StuffIt is the de-facto standard for file archiving and compression on Mac OS before OS X. Most old Macintosh software is preserved in StuffIt format, but a format change in StuffIt 5 makes archives created in this version unreadable in older versions of StuffIt. Since StuffIt 3.5 is the last version that works on System 6, many archives cannot be opened on compact Macs running System 6.
ReStuff is a SaaS that automatically converts StuffIt version 4 & 5 archives to a format readable in StuffIt 3.
This tool solves a big problem I’ve run in to getting software for my vintage gear.
Joshua Stein also has a C Programming on System 6 video series where he’s trying to make an IMAP client for System 6.
Once upon a time, we made one of the earliest MP3 players for the Mac, Audion. We’ve come to appreciate that Audion captured a special moment in time, and we’ve been trying to preserve its history. Back in March, we revealed that we were working on converting Audion faces to a more modern format so they could be preserved.
Today, we’d like to give you the chance to experience these faces yourself on any Mac running 10.12 or later.
Now, this isn’t a full-fledged return of Audion. It can play music files and streams, but it doesn’t have playlists, and we’re not offering support for it. Its primary purpose is to view faces in the converted format. In addition, we’re releasing the source code to document how these faces work and an archive of converted faces.
I love seeing the Audion icon bounce to life on my dock again.
Power and performance aren’t the bottleneck for iPad, and haven’t been for some time. So if raw power isn’t enough, and new display tech isn’t enough, where does the iPad go from here? Will it be abandoned once more, lagging behind the Mac in terms of innovation, or will Apple continue to debut its latest tech in this form factor? Is it headed toward functional parity with the Mac or will it always be hamstrung by Apple’s strict App Store policies and seemingly inconsistent investment in iPadOS?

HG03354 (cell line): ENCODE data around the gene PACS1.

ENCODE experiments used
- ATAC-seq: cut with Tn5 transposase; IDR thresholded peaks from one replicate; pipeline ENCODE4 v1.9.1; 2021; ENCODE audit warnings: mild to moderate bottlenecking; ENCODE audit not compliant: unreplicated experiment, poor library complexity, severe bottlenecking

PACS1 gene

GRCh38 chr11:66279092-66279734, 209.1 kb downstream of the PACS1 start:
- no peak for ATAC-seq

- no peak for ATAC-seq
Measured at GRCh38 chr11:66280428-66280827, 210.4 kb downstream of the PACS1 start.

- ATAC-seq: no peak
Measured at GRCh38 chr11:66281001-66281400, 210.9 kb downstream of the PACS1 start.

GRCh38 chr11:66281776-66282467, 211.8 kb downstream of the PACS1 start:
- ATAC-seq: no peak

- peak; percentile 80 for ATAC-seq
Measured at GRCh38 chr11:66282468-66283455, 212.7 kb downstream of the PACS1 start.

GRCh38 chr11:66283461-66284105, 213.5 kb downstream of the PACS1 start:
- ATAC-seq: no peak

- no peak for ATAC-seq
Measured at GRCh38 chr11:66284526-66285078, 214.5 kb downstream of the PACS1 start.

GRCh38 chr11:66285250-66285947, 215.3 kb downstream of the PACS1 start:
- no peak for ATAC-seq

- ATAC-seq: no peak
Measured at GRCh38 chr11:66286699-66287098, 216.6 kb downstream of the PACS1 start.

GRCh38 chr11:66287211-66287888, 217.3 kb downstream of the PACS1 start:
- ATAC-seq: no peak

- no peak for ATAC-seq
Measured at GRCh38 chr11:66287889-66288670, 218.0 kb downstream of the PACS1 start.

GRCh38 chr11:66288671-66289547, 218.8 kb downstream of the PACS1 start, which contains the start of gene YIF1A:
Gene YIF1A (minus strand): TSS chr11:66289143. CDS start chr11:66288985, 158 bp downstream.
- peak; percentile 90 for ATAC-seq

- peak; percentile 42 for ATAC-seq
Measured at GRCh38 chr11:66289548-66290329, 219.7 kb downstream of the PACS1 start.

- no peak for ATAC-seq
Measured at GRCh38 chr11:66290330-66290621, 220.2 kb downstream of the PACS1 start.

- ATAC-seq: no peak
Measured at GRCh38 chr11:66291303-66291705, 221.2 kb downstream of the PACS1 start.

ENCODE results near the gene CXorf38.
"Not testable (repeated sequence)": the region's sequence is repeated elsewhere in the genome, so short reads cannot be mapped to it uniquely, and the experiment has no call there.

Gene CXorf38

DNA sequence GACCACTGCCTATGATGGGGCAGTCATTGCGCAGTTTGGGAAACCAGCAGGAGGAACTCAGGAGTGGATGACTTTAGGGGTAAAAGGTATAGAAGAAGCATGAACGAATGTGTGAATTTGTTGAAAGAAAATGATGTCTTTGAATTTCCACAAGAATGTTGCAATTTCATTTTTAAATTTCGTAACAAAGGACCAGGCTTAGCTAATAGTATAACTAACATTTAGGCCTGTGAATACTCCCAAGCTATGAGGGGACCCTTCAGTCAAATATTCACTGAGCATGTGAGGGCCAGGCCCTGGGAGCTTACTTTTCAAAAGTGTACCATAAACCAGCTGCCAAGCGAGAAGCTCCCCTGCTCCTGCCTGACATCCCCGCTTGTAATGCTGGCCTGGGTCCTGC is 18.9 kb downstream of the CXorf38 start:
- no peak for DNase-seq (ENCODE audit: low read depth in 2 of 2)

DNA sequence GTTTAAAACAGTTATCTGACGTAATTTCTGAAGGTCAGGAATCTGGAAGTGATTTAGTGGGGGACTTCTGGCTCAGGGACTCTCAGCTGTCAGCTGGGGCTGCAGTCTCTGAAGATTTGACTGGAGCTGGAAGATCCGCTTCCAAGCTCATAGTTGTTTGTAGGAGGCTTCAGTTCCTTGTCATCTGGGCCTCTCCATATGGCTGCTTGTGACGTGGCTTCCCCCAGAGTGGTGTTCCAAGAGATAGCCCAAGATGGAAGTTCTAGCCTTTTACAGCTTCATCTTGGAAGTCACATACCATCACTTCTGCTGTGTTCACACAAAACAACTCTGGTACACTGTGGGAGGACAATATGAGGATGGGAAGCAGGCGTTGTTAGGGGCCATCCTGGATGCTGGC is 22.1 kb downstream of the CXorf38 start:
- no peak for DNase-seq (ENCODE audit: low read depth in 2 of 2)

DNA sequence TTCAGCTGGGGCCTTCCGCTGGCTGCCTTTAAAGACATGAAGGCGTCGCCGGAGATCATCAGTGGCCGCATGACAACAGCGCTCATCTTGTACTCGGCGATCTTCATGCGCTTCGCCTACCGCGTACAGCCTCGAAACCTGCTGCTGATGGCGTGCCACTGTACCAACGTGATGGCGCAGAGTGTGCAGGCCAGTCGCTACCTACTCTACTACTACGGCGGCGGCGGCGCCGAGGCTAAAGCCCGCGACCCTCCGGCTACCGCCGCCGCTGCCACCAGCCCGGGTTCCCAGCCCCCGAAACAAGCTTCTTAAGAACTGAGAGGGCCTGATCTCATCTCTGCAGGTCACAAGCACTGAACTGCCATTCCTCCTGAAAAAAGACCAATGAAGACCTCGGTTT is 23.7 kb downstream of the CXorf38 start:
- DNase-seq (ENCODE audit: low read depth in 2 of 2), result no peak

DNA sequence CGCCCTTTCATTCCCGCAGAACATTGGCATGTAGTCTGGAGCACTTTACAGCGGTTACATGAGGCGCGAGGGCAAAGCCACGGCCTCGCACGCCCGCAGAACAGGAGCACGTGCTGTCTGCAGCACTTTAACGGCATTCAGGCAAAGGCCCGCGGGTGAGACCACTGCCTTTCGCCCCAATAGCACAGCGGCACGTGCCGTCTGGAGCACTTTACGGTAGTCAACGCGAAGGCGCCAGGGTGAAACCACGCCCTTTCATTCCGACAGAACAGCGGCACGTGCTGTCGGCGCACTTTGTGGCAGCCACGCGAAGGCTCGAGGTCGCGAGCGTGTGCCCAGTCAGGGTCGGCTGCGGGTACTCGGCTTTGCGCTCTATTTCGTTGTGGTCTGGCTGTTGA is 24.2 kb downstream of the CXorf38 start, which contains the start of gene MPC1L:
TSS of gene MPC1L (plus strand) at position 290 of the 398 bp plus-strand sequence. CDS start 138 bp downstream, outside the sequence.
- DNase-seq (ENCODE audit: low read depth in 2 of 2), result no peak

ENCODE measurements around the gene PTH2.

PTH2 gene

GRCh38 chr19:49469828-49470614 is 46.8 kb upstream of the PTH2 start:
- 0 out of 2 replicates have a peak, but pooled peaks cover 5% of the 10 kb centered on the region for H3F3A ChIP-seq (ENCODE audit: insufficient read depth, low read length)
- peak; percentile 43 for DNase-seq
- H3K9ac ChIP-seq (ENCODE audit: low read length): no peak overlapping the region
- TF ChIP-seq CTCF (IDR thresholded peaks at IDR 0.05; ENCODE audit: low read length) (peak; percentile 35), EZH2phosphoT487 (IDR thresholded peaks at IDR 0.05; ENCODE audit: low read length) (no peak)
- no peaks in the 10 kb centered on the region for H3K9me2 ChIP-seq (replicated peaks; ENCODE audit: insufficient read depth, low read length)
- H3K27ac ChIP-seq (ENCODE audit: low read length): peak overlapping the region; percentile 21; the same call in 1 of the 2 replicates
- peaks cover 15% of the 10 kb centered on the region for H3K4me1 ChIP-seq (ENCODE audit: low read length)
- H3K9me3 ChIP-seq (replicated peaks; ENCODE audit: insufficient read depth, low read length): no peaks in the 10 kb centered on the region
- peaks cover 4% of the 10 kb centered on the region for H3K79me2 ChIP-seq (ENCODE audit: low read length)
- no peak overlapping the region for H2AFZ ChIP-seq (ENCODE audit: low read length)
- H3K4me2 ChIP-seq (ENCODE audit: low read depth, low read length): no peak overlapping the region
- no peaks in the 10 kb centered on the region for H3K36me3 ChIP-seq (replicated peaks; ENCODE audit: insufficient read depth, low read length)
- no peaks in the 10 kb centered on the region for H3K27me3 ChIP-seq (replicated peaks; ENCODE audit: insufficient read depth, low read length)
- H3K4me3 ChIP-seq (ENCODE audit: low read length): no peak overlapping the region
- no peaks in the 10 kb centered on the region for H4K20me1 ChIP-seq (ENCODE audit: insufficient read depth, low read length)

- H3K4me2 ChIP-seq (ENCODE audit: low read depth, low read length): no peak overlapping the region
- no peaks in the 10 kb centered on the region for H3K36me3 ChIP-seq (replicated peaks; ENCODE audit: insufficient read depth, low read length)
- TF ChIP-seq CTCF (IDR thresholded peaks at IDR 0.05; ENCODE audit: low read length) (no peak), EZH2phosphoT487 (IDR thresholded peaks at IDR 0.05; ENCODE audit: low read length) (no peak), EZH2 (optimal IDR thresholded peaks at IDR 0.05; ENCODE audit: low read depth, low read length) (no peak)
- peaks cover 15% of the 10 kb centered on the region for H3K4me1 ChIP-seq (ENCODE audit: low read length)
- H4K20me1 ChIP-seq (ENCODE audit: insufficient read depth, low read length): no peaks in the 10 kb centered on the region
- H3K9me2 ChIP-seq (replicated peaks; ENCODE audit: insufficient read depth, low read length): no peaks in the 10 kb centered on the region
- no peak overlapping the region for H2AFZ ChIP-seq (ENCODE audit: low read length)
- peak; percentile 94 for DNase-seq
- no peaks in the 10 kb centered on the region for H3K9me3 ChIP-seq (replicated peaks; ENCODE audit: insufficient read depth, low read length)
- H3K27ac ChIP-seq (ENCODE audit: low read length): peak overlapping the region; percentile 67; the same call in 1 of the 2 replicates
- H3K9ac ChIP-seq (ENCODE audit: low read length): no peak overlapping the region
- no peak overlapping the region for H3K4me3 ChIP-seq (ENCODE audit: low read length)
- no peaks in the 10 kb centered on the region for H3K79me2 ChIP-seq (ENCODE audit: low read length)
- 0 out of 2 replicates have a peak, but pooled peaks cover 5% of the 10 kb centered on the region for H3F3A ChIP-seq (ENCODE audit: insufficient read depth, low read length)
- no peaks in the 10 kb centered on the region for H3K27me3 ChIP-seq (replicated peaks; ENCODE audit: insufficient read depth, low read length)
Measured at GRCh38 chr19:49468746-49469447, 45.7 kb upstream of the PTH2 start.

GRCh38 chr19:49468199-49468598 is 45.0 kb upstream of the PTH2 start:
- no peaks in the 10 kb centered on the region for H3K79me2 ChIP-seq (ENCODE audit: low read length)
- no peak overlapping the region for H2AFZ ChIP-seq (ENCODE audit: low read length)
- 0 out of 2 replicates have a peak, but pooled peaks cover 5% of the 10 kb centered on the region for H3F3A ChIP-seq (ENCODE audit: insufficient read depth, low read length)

I enjoy using my iPad Pro but not as a professional. The developer profession has never been a target market for the iPad, and Apple’s own development environment doesn’t even run on it. Well, I guess there’s Swift Playgrounds.
I think the tablet is a great form factor, but my ideal tablet future is either a Mac tablet or an iPad running macOS. And with Apple Silicon now powering Macs, what’s the difference between those two futures?
My Mac mini with Apple Silicon arrived. I went with 16GB of RAM and a 1TB SSD configuration. I am excited about this transition not just because of the massive jump is performance, but because it feels like the Mac platform is taking center stage again.
I did hit a few snags with the hardware and operating system on my first day. It wasn’t a simple drop-in replacement for my 2018 Mac mini on my desk, and one of the first things I wanted to understand was how to reinstall or factory erase macOS on Apple Silicon.